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#218: The Case of the
Bullied Bowler
Original Airdate: 11/05/64

Summary Edit

From The Perry Mason TV Show Book (Revised)
This is another of the handful of episodes in which Perry doesn’t appear. Mike Connors, who went on to star in his own successful series, Mannix, plays Joe Kelly, a lawyer friend of Paul Drake.

Perry is in Europe on business. Paul and Joe Kelly are vacationing in Tesoro, a small town run by Bonnie Mae Wilmot, a woman known by the locals as the duchess. Bill Jaris, who was married to the duchess’s late daughter, and his brother run a bowling alley that the duchess wants closed. An outbreak of dysentery linked to the bowling alley results in an injunction to close the place, to the delight of the duchess.

Paul is a friend of Bill’s, so he and Joe help get the injunction quashed for the time being. But Bill is soon in more trouble: Dr. Max Taylor, a man working with the duchess to close down Bill and his brother, is murdered. Bill is the number one suspect. Now Joe must work to free Bill.

It was his work in this episode that led the Mason series producers to consider Mike Connors as a replacement for Raymond Burr after he threatened not to re-sign his contract.

Credits Edit

Random actor from episode. Click for page of all available.


Starring Raymond Burr
with special guest star Michael Connors
Based upon characters created by Erle Stanley Gardner
Barbara Hale, William Hopper, William Talman, Ray Collins


Directed by Jesse Hibbs
Written by Samuel Newman
Arthur Marks \ Art Seid | Producers
Gail Patrick Jackson | Executive Producer
Jackson Gillis | Associate Producer
Samuel Newman | Story Consultant

Raymond Burr as Perry Mason
Barbara Hale as Della Street
William Hopper as Paul Drake
William Talman as Hamilton Burger
Ray Collins as Lt. Tragg


Michael Connors as Joe Kelly
Anne Seymour as Bonnie Mae Wilmet (The Duchess)
Milton Selzer as Dr. Max Taylor
Robert Harland as Bill Jaris
Paul Lukather as Alan Jaris
Jeff Donnell as Rose Carol
Charles Gray as Jack Baker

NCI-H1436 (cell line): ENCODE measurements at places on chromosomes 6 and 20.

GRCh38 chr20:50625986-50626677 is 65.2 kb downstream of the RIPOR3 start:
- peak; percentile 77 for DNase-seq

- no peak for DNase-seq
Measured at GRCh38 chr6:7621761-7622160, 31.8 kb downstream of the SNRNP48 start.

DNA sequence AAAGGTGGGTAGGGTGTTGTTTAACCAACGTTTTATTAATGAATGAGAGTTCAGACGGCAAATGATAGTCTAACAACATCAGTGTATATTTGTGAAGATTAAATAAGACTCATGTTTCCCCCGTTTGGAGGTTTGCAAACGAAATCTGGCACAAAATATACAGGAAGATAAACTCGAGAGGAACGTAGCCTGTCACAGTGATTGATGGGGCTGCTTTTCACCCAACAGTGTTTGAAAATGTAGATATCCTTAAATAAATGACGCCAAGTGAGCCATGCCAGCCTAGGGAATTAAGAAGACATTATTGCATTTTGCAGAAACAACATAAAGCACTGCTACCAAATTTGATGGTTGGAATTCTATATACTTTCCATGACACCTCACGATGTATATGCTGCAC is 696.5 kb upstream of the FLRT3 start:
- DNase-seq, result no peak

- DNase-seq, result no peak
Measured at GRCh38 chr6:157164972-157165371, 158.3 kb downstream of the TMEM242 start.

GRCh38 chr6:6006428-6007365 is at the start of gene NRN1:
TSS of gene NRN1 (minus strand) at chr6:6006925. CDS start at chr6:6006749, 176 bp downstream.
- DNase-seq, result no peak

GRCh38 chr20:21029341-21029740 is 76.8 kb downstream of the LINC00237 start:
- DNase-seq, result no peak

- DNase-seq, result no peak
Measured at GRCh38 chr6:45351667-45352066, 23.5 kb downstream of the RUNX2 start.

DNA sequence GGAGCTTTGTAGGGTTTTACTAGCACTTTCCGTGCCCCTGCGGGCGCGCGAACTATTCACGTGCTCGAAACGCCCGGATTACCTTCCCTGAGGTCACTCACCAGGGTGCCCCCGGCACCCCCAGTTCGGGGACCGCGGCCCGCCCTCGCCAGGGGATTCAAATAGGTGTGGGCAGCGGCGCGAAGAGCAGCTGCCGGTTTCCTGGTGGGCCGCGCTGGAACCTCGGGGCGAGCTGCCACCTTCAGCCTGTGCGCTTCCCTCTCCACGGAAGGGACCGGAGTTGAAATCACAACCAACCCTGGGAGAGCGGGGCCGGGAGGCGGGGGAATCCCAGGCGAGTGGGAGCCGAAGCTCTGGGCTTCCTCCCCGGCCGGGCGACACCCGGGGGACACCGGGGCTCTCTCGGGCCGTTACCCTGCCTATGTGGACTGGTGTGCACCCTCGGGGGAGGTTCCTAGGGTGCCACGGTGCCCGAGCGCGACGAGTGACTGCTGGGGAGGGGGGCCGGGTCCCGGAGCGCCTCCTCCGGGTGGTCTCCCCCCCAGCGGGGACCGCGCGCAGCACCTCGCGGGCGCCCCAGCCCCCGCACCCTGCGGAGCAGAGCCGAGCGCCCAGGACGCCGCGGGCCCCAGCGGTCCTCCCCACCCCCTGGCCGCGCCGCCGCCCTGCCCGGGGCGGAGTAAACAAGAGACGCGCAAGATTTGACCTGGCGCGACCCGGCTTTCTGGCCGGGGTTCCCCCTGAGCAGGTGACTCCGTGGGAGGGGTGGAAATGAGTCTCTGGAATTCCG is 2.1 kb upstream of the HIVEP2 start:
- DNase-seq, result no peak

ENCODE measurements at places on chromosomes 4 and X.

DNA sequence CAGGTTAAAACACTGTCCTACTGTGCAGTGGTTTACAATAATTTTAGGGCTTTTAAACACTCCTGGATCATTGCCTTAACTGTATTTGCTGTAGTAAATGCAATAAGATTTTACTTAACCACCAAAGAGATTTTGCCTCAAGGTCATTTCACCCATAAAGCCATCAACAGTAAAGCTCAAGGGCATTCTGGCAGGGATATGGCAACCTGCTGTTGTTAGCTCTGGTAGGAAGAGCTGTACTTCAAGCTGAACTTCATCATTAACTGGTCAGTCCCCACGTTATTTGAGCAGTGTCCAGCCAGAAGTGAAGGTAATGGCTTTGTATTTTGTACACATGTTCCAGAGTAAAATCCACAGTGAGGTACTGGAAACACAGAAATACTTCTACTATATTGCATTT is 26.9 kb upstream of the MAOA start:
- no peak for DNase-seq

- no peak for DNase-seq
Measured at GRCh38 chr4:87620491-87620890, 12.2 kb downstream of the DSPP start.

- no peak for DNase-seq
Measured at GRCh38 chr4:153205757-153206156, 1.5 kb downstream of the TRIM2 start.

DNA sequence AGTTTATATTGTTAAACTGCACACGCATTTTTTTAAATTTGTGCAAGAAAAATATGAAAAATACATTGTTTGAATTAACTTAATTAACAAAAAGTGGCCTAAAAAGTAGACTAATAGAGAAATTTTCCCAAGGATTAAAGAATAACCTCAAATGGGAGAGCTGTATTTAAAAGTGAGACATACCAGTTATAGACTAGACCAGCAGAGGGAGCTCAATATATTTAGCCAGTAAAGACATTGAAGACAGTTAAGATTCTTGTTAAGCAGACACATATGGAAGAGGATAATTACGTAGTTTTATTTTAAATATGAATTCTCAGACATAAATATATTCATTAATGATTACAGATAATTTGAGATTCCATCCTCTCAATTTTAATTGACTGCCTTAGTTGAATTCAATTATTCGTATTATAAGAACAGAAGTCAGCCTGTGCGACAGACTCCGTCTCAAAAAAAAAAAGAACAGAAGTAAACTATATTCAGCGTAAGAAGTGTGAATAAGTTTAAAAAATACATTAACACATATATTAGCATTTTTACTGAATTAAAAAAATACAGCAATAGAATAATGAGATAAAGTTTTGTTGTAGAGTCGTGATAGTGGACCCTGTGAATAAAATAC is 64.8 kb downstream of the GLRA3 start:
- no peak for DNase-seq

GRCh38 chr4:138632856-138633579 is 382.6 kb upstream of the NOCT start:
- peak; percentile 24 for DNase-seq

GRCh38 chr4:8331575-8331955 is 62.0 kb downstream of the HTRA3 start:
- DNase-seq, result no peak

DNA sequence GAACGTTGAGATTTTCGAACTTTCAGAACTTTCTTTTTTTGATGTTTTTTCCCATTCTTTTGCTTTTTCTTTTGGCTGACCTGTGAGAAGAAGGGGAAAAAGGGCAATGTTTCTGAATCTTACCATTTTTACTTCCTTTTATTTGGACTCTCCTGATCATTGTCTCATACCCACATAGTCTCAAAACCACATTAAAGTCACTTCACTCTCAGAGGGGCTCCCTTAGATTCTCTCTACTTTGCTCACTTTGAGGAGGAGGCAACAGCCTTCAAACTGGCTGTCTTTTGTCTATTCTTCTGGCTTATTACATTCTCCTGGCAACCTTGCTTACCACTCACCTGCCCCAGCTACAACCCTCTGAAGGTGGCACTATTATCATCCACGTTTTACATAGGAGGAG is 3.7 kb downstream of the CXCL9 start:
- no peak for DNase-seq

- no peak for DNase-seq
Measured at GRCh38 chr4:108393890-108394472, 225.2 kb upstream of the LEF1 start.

Patricia Morrow as Marla Carol
Maurice Manson as Orson Stillman Mayor
Patricia George as Linda Terry
John Gallaudet as Judge
William Tannen as Police Sergeant
Allan Hunt as Fourth Boy
Elizabeth Harrower as Sadie Noymann
Lonie Blackman as Marge
Gilman Rankin as Man in Hospital

Uncredited Actors
Don Anderson as Health Inspector #2
Robert Wegner as Bailiff
Alan Rice as Baby Boy Jaris


Director of Photography … John M. Nickolaus, Jr.
Art Direction … Lewis Creber
Assistant Director … Robert G. Stone
Film Editor … Richard H. Cahoon, A.C.E
Casting … Harvey Clermont
Makeup … Irving Pringle
Hair Stylist … Annabell
Wardrobe Supervision … Ed McDermott, Evelyn Carruth
Set Decoration … Carl Biddiscombe
Properties … Ray Thompson
Production Sound Mixer … Herman Lewis
Script Supervision … George A. Rutter
Theme Composed by … Fred Steiner
Automobiles Supplied by … Ford Motor Company

Perry Mason
Produced by the CBS Television Network in association with Paisano Productions

N.B.: A previous version of these credits were constructed from sources in addition to actual episode. Available prints were missing most of the credits, including the cast. See here for the story. (The opening credits and parts of the trailing credits were extant, however.) With the DVD release of Season 8 Volume 1, the ending credits are once again intact. The above credits have been revised accordingly.
+ Still no credit for "Mrs. Kelly" even though she has lines.

Trivia Edit

The babysat baby in this episode is Alan Rice. Submitted by Alan Rice, 9/11/2001. Picture here.

Phone Numbers: Joe Kelly wants to make a call from Paul’s car phone. Paul picks up the phone and dials the operator. Joe gives him the number: 271-2399. Paul repeats the number into the phone then exclaims “That’s Perry’s number!” Submitted by daveb, 11/23/2010.
+ Apparently Perry's number has changed over the years. It used to be MAdison 5-1196. alan_sings 12/6/2012.
+ Perry's number didn't change, the MAdison 5-1196 number was last mentioned in episode 229. He probably had more than one phone number at his suite. In episode 17 TCOT Sunbather's Diary (the first time the above number was given for Perry) Mr. Mason called his office from a pool hall pay phone and the last two numbers he dialed were one - one. Another number for Perry's office will be given in episode 244 (555-3549). Added by H. Mason 4/10/15
++ Perry gave his UNLISTED number to a witness who tore the card up (Demure Defendant). Mike Bedard 4.14.15

Uncredited Actors / Sightings: The health inspector interviewing a bedridden man in the hospital is none other than Don Anderson. Next he interviews a man in his hospital bed and then another man sick in bed at home—a man who happens to be Distinguished Gentleman #1! Submitted by gracenote, 4/8/2011.